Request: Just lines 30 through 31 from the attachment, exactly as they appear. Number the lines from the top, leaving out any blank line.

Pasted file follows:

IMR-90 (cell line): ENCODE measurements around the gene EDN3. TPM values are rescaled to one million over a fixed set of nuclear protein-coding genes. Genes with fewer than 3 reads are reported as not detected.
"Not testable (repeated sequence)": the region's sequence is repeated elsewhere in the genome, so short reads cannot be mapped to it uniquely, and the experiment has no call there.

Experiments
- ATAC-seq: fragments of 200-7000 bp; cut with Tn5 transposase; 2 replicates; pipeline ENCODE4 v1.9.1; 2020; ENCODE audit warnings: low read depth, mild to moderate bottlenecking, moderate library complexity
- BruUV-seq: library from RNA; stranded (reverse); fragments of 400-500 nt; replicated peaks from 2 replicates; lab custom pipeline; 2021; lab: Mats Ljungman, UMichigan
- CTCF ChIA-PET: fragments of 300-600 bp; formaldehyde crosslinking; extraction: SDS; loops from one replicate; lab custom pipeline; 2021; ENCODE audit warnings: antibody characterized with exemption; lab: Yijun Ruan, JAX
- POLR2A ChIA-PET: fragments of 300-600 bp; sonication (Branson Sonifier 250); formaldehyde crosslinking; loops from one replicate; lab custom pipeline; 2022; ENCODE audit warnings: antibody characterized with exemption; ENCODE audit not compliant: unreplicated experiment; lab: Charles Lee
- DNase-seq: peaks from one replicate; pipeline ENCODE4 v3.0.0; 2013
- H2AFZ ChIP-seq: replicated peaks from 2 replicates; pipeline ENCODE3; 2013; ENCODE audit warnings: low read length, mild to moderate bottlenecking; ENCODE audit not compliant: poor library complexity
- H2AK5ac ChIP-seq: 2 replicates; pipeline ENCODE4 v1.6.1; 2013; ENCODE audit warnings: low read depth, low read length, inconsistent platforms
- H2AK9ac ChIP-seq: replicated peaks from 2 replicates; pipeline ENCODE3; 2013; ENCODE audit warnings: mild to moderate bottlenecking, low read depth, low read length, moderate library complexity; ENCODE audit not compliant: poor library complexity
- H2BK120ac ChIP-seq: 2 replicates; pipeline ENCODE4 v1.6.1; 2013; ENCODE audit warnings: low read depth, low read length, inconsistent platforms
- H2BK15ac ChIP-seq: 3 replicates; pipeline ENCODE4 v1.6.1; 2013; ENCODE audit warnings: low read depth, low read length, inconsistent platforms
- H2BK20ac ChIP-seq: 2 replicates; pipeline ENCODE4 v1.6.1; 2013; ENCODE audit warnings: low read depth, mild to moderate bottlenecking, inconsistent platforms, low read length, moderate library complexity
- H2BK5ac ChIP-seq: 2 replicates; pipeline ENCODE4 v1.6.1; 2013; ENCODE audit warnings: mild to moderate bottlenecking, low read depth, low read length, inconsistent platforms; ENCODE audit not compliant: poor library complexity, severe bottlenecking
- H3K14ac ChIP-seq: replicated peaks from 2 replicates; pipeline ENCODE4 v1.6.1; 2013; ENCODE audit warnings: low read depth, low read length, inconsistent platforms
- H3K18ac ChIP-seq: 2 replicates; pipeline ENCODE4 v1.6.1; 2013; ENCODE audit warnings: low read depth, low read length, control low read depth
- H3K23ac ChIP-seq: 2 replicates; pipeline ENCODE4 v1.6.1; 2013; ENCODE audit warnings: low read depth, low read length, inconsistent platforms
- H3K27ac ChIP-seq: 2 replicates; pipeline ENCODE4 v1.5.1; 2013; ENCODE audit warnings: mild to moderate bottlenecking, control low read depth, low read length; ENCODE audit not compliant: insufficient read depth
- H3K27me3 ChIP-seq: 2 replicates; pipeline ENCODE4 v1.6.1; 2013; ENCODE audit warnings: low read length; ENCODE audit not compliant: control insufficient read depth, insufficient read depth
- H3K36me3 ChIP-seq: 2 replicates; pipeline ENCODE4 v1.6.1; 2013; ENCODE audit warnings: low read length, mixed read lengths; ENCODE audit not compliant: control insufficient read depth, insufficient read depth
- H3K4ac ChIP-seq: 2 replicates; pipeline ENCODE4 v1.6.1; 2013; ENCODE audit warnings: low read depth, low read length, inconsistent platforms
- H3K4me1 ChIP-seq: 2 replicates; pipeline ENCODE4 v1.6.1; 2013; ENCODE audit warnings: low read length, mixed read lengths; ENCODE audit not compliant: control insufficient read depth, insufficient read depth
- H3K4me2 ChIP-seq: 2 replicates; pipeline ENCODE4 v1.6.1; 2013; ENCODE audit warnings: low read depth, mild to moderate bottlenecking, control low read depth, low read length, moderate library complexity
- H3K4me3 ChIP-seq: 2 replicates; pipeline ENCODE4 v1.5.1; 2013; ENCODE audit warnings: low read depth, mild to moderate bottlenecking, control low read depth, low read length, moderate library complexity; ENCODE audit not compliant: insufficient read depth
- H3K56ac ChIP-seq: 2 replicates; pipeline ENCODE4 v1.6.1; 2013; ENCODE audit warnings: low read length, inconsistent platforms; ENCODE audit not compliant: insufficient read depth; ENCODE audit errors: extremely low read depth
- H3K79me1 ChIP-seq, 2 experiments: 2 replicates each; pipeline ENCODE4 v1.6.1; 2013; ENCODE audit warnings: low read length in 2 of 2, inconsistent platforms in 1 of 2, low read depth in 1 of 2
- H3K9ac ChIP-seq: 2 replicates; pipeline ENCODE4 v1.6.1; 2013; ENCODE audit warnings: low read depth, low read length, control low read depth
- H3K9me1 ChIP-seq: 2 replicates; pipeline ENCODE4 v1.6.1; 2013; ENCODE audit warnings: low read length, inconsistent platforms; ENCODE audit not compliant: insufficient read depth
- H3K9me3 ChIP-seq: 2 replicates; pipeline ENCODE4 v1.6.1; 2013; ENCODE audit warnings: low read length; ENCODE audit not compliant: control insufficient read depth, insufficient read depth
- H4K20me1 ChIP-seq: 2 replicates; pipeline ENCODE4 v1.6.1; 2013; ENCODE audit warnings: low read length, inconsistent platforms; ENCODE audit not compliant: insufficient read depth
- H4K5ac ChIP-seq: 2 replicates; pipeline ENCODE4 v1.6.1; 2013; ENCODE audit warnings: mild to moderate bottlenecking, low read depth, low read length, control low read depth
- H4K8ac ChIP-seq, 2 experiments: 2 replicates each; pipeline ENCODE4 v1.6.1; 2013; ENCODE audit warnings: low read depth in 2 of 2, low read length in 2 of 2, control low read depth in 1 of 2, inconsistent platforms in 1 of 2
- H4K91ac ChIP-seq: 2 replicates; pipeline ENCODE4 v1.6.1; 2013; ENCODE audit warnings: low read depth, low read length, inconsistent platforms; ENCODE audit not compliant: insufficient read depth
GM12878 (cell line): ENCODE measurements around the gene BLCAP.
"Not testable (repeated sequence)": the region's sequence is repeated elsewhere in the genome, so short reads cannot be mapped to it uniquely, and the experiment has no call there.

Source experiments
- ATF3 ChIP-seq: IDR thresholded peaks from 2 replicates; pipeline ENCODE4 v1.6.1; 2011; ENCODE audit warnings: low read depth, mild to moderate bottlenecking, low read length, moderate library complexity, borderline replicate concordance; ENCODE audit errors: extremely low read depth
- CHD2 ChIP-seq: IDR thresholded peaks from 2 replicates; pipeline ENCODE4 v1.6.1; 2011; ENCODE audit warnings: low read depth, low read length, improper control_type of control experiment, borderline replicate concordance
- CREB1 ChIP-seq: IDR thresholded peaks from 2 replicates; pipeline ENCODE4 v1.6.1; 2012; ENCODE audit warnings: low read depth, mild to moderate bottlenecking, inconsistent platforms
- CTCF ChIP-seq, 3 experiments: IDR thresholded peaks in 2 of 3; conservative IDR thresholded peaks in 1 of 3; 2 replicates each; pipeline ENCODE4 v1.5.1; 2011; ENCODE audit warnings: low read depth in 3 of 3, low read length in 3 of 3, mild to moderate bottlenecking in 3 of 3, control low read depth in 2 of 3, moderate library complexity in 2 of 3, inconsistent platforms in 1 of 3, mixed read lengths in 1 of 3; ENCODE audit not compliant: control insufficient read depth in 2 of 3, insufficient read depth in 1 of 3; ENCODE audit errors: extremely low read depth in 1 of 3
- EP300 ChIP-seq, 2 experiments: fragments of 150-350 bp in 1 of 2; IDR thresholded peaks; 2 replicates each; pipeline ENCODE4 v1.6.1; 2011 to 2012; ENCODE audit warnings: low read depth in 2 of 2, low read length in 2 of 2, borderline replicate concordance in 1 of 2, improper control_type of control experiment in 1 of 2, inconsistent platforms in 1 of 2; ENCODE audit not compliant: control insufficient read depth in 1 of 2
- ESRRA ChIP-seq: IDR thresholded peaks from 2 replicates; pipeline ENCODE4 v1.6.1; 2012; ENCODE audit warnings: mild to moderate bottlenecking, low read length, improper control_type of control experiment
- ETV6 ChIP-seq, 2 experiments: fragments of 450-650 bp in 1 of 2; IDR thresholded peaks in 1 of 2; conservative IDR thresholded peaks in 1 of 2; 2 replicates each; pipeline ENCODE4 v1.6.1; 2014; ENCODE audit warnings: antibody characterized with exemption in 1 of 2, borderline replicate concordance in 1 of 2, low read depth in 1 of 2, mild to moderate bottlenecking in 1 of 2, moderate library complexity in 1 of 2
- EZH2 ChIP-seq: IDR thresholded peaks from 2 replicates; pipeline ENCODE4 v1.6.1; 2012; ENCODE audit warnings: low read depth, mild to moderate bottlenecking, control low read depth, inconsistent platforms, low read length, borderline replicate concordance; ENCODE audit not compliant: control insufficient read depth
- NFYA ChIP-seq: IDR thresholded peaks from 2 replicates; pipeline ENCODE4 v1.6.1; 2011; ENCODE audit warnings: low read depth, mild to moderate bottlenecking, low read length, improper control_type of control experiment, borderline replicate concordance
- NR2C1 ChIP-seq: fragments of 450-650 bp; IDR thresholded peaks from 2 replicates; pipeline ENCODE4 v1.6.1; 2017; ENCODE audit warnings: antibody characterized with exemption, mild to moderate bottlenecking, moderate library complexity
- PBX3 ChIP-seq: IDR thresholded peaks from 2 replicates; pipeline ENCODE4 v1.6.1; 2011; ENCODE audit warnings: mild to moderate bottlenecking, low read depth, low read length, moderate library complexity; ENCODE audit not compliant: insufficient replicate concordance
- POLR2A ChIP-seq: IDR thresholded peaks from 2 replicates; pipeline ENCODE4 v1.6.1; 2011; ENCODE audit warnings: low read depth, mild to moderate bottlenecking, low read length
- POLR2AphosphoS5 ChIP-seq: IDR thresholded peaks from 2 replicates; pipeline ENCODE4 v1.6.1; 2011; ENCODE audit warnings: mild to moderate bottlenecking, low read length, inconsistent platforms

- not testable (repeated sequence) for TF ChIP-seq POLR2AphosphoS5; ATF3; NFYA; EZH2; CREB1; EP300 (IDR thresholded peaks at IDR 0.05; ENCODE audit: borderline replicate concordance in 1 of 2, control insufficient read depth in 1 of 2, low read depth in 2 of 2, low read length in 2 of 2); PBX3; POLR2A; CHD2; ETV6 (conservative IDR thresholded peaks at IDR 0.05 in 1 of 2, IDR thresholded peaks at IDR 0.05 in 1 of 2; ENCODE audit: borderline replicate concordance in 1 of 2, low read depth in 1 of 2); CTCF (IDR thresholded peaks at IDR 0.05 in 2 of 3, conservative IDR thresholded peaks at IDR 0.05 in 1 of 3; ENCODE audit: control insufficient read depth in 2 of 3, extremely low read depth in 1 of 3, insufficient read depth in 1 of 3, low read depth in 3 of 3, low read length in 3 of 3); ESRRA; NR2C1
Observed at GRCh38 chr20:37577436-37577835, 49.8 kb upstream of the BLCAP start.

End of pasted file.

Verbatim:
- H3K9me3 ChIP-seq: 2 replicates; pipeline ENCODE4 v1.6.1; 2013; ENCODE audit warnings: low read length; ENCODE audit not compliant: control insufficient read depth, insufficient read depth
- H4K20me1 ChIP-seq: 2 replicates; pipeline ENCODE4 v1.6.1; 2013; ENCODE audit warnings: low read length, inconsistent platforms; ENCODE audit not compliant: insufficient read depth